Census data provides us with a snapshot of our communities. It tells us who our neighbors are, where communities are growing and where residents need critical services like schools, hospitals or police. It also helps us tap into federal funding to make those resources available.
As one of the fastest growing states in the nation, Utah needs an accurate census count to ensure it’s prepared to address the challenges of growth.
Census results will affect Utah in three major ways:
- Fair Representation: Census data is used to determine how many seats Utah has in the U.S. House of Representatives.
As states grow, they are entitled to more representation in Congress. In the 2000 Census, Utah missed gaining a fourth seat in the U.S. House of Representative by just 80 people. An accurate count ensures fair representation for our state.
- Funding: Utah receives $5.6 billion a year from the federal government.
Utah loses money when people don’t get counted. Each person accounts for about $1,086 per year. Over 10 years, that’s more than $10,860 lost per person.
- Trends: Utah uses Census data to support community initiatives and predict trends in the state.
Utah’s population continues to diversify, which changes our communities. Since the 2010 Census, for example, West Valley City emerged as a minority-majority community.
How to Get Counted:
Step 1: Fill out the survey either online, by mail or phone. You can respond to the Census online by phone in 12 different languages.
Step 2: Encourage family, friends, and neighbors to do the same. Respond by April 1st to avoid a knock at your door from a census taker.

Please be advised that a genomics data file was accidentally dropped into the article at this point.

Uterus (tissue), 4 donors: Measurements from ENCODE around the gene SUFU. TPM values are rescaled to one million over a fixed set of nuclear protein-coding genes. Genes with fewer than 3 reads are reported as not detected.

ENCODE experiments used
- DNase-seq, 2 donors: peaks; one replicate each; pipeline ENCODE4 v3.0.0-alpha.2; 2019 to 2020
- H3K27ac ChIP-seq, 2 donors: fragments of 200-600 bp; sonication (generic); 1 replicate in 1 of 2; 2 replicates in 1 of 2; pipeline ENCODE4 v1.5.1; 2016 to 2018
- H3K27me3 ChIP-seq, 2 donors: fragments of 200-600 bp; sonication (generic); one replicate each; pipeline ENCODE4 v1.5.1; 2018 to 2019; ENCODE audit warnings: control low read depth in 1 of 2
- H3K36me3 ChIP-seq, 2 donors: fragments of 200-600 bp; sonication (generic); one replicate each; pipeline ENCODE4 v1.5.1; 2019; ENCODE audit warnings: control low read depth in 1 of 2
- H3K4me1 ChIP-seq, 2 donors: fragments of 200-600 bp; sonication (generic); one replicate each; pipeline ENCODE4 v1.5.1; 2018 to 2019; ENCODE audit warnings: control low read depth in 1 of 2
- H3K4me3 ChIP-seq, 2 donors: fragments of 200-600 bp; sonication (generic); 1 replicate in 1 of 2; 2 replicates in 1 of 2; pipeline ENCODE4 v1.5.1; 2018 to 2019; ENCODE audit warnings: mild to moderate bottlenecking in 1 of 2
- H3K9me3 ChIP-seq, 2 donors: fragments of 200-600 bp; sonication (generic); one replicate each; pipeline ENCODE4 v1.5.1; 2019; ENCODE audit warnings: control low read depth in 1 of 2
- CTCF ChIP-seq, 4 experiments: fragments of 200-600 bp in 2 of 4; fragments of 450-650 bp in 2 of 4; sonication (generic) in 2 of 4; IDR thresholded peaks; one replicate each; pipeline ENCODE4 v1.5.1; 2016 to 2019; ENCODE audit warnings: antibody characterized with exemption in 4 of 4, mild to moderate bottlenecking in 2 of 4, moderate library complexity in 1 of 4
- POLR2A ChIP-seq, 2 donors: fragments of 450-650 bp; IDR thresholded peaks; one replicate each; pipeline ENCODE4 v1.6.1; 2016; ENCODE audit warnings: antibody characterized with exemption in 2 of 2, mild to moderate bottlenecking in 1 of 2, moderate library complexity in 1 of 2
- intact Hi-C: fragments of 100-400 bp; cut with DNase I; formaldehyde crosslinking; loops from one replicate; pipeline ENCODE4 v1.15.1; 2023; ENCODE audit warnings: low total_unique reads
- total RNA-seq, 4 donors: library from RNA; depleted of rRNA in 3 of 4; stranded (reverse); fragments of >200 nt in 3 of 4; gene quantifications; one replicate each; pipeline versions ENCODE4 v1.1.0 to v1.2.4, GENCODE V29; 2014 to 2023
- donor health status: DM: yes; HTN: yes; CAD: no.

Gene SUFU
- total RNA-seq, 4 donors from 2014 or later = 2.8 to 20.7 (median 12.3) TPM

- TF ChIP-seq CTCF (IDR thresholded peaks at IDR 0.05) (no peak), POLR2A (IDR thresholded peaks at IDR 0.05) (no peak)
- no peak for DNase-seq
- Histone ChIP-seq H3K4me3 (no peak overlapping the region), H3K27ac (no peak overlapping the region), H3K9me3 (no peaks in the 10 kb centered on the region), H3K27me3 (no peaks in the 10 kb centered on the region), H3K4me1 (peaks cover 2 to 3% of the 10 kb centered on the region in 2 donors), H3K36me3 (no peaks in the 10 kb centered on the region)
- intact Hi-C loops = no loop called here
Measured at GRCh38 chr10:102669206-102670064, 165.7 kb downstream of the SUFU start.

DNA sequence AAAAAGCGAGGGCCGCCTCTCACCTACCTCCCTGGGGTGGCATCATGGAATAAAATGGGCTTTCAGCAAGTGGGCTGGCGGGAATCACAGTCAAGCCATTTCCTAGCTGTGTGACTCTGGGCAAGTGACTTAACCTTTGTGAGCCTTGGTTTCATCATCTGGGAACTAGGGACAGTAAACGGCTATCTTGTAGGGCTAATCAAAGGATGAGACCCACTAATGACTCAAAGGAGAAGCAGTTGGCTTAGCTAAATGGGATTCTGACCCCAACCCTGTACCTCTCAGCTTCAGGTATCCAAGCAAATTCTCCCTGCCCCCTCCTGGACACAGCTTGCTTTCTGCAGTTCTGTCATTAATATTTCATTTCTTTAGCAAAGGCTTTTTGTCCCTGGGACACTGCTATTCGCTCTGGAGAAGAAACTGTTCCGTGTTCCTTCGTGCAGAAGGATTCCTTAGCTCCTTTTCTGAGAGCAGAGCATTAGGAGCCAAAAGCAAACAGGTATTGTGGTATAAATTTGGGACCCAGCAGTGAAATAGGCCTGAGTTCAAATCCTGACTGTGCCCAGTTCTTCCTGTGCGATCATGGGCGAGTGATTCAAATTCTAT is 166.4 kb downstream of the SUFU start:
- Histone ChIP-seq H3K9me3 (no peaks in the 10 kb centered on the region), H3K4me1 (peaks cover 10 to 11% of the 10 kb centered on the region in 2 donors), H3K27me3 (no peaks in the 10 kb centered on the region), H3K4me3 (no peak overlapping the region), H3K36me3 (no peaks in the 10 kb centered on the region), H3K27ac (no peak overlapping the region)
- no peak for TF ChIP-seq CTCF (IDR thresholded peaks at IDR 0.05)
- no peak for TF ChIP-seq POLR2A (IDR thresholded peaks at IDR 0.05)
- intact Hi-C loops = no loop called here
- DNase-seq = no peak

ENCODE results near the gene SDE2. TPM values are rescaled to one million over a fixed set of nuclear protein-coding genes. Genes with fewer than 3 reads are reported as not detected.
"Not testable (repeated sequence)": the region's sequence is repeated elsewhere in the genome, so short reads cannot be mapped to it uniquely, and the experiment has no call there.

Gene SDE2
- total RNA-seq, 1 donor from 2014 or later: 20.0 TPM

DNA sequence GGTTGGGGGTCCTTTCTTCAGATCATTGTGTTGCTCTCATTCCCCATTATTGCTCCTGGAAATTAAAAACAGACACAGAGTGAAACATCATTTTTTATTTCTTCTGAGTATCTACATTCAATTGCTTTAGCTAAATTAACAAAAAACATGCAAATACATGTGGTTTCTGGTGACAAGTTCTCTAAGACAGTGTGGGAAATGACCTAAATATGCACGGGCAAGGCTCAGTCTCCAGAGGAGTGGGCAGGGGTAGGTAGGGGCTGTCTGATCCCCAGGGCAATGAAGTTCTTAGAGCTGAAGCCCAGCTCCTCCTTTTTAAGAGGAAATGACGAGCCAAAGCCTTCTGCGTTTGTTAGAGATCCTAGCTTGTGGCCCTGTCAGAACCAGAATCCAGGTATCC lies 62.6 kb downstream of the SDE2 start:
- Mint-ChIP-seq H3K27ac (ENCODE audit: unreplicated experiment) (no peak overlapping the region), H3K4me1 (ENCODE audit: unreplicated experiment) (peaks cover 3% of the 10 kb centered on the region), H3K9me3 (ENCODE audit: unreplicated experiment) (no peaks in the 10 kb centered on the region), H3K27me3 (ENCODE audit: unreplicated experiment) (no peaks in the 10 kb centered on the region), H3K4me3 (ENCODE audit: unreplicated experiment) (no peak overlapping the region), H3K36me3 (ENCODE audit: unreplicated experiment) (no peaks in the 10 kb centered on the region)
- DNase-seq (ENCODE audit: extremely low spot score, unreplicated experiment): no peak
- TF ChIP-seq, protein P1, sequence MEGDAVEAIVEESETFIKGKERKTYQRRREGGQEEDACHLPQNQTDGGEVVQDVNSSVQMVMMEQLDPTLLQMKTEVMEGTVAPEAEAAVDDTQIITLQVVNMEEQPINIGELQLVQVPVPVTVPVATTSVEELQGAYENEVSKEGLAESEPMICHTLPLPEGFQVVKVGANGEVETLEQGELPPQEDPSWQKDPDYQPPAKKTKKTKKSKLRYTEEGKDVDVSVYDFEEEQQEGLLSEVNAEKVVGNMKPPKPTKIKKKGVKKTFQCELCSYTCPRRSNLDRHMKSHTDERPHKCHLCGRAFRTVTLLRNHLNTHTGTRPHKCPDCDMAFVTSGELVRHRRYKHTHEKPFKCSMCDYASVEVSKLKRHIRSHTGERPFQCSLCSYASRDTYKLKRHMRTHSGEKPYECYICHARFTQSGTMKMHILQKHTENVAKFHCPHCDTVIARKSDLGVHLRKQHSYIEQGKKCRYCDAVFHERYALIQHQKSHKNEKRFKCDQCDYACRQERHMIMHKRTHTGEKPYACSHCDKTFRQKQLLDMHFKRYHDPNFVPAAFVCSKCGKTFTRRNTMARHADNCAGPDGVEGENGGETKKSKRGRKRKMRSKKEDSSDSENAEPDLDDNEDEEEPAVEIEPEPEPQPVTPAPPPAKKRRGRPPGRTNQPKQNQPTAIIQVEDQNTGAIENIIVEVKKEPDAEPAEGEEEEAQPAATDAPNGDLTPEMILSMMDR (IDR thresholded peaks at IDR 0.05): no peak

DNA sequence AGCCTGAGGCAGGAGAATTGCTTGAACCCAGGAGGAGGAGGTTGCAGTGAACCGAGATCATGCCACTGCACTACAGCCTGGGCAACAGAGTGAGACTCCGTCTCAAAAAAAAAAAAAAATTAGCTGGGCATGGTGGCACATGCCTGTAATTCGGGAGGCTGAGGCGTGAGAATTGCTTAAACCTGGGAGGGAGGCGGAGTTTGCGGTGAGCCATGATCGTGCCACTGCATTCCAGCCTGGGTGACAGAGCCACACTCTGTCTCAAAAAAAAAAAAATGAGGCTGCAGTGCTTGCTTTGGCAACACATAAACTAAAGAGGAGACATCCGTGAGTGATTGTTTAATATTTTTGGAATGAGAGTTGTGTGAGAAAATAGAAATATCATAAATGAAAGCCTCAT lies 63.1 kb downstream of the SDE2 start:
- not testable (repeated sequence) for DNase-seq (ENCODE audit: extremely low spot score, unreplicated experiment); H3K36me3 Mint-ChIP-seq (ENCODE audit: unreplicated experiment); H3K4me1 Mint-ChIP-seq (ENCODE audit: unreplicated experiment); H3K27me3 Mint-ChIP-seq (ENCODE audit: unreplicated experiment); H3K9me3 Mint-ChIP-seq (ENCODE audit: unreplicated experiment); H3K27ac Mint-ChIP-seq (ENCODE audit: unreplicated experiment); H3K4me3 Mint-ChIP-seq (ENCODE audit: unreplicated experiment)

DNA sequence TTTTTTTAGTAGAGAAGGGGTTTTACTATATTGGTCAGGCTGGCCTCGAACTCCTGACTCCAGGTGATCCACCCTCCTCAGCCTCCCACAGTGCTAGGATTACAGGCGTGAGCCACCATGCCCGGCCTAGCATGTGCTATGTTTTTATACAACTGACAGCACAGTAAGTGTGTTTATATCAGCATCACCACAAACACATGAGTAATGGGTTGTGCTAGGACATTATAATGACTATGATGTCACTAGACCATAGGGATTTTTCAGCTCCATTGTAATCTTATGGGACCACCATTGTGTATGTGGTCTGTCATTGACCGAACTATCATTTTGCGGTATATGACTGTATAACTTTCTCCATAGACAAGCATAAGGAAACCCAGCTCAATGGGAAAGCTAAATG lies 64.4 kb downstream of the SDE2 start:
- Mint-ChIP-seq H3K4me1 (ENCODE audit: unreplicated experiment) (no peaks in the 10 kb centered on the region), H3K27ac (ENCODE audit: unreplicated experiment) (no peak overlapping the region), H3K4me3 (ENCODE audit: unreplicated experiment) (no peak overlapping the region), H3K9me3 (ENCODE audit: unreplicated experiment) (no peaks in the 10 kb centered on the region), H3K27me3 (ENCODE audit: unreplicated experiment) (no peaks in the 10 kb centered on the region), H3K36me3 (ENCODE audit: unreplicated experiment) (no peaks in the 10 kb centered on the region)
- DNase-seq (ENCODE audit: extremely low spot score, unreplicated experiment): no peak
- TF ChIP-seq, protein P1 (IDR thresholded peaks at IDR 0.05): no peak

Become a Census Champion
Getting an accurate count of the more than 200,000 people who live in Salt Lake City is a challenging task.
To get it done, SLC Counts 2020 is gathering a team of Census Champions — both individuals and organizations — to encourage census participation. Champions will provide the community with reliable and accurate information about how the census process works and how census data is used so that everyone feels safe to participate.
SLC Count 2020 Focus:
Census Champions will also play a key role in outreach and engagement efforts that will focus on Salt Lake City’s hard-to-count communities that had low response rates in past census.
Examples of hard to count populations include: persons of color, recent immigrants, young children, renters, low-income households, persons experiencing homelessness, those in the LGBTQ community and college students.
SLC Counts 2020 will also focus on neighborhoods with low response rates in 2010 Census:
- Poplar Grove
- Capitol Hill
- Rose Park
- Fair Park
More information about becoming a Census Champion or Hosting a Census 1010 Townhall – complete a request: HERE